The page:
(Inside Science) -- In southern Louisiana, the land is disappearing fast. The region loses 25,000 acres of coastal land every year -- the equivalent of a football field every 15 minutes. The land loss is devastating for the people and economy of the Mississippi River Delta, as the winding bayous that provide a place to fish for shrimp turn into open ocean, and homes are overwhelmed by storms and floods. But the Native American tribes that call the area home are losing not just their land but also pieces of their history and culture.
"The loss of land affects where we live, but also our sacred sites, our burial mounds," said Patty Ferguson-Bohnee, a lawyer from the Pointe-au-Chien Indian Tribe in Terrebonne Parish.
So the tribe has teamed up with Earl Melancon, who studies coastal restoration at Nicholls State University in Thibodaux, Louisiana, to build up artificial oyster reefs that will help to protect their community and sacred burial mounds from the rising waters.
The usual suspects
There are a variety of causes of coastal land loss in Louisiana, said Denise Reed, a coastal restoration scientist at the University of New Orleans. Trying to untangle what is happening where is "like doing an autopsy without a body," she explained. Some are natural processes, like wave-driven erosion at the edges, and subsidence, the gradual sinking of coastal land into the ocean. But these pale in comparison to the human-driven causes.
Over the past century, New Orleans has been protected from flooding of the Mississippi River by building levees that keep the channel in one place. This mean that the sediments are deposited in a single small area instead of being spread out around the delta, where they help maintain they wetlands. Decades of oil and gas exploration have cut canals, throughout the marshes, that both directly destroy the land and allow salt water to intrude deep into the wetlands, killing the plants whose tangle of roots hold the soil in place.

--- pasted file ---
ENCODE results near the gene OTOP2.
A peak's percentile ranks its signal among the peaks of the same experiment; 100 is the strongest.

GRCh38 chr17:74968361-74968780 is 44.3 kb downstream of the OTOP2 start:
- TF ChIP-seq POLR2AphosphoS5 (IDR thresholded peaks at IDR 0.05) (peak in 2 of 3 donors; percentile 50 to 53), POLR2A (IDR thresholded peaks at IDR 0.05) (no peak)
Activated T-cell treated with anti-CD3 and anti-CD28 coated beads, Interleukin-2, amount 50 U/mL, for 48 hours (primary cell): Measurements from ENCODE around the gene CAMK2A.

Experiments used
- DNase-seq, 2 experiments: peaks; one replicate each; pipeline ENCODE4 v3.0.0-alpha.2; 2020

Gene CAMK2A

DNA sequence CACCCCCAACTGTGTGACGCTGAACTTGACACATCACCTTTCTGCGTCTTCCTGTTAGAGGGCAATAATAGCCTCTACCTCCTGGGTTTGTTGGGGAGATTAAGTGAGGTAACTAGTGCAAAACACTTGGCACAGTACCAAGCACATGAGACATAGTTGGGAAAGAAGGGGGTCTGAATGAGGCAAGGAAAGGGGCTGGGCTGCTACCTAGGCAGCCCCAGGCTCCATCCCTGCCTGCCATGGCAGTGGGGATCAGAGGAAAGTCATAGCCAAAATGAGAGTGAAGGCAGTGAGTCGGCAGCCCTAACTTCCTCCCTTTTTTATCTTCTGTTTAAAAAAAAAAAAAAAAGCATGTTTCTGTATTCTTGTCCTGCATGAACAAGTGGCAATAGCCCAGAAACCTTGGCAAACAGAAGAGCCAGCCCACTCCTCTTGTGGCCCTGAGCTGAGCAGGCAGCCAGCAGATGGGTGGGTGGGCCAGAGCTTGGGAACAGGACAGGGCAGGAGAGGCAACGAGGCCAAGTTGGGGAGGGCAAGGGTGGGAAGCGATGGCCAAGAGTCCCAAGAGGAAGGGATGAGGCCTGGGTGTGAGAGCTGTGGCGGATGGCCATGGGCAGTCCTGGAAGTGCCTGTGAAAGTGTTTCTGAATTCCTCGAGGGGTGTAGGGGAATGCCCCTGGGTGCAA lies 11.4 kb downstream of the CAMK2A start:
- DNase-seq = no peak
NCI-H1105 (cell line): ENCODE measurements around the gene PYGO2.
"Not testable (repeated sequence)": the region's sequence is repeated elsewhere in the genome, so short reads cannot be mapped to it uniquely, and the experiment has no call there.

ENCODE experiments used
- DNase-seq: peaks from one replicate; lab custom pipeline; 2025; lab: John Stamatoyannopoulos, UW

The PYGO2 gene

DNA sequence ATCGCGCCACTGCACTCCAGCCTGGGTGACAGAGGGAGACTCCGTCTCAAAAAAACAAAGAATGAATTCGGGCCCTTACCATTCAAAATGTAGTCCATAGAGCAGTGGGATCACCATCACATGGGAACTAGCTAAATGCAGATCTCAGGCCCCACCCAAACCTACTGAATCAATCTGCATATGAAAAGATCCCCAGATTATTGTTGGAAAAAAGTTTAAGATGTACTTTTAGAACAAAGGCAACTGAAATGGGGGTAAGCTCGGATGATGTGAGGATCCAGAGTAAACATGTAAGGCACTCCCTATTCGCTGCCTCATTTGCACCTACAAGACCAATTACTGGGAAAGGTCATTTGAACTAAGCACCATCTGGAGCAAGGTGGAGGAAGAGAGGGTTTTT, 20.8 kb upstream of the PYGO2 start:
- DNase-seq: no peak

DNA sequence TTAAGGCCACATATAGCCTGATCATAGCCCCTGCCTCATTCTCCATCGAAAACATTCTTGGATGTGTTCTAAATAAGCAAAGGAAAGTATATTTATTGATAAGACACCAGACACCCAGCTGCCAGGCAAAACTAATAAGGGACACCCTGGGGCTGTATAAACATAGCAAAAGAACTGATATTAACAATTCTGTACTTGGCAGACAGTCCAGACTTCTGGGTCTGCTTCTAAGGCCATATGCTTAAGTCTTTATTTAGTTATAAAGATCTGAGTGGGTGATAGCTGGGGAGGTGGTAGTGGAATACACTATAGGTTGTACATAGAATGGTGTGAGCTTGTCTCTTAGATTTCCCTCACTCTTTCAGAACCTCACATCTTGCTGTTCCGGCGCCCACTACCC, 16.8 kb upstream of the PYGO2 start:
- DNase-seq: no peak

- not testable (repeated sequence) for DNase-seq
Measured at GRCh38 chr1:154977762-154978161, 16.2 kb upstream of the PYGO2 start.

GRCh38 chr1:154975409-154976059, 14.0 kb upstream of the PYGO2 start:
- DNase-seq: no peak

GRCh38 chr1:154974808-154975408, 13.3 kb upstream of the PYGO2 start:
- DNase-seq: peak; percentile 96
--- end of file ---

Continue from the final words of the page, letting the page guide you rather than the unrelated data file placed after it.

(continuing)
Donald Dardar, the tribe's second chairman, said oil companies have already cut canals through some sacred sites and then failed to maintain them, leaving the banks to erode. And human-caused climate change leads to rising sea levels and more devastating hurricanes that bring massive storm surges to the area.
The scale of the problem can seem overwhelming.
"People are largely powerless against the forces causing land loss," said Reed. But, she added, there is a lot that can be done, if projects focus on where they can have the biggest impact.
Melancon believes his oyster reefs can be one of those projects. The reefs are created using huge, 20-foot-long gabion mats made of UV-resistant plastic mesh filled with limestone. The mats protect the shore from erosion by mitigating wave action and strong currents, and provide a place for oysters to grow. As the oyster reefs form, they provide further protection. Over time the mats will break down, but the reefs stay, providing a natural, living shoreline barrier.
Because the reefs continue to grow, they can also keep up with sea level rise on their own, said Melancon. As the water levels rise, the oyster reefs grow upward, because the oysters like to keep the same amount of water above them. People will not be allowed to harvest the oysters, so the reefs should remain intact, but the new oysters will likely provide a source of new larvae that can help repopulate other harvestable sites.
Other projects in the area have shown some success using the same technique, said Melancon, and the tribe's burial mounds are a good candidate for protection.
"They're on reasonably solid land now, on some of the highest ground around. But they are vulnerable to erosion; it's just a matter of time," he said. "We can't wait until they start eroding; once the land is gone, it can't be replaced."
Melancon has done an initial survey to determine that the sediments in the area can support the mats, and he and the tribe are now working with the local government to find funding to get the project off the ground. Dardar hopes that the first reefs can be installed by November, to begin preserving what's left of the sacred sites.
"Our ancestors built them for a reason; we don't want to see them go," he said. "As we speak they are washing away, so it's really important that we get this done to protect them for the whole tribe."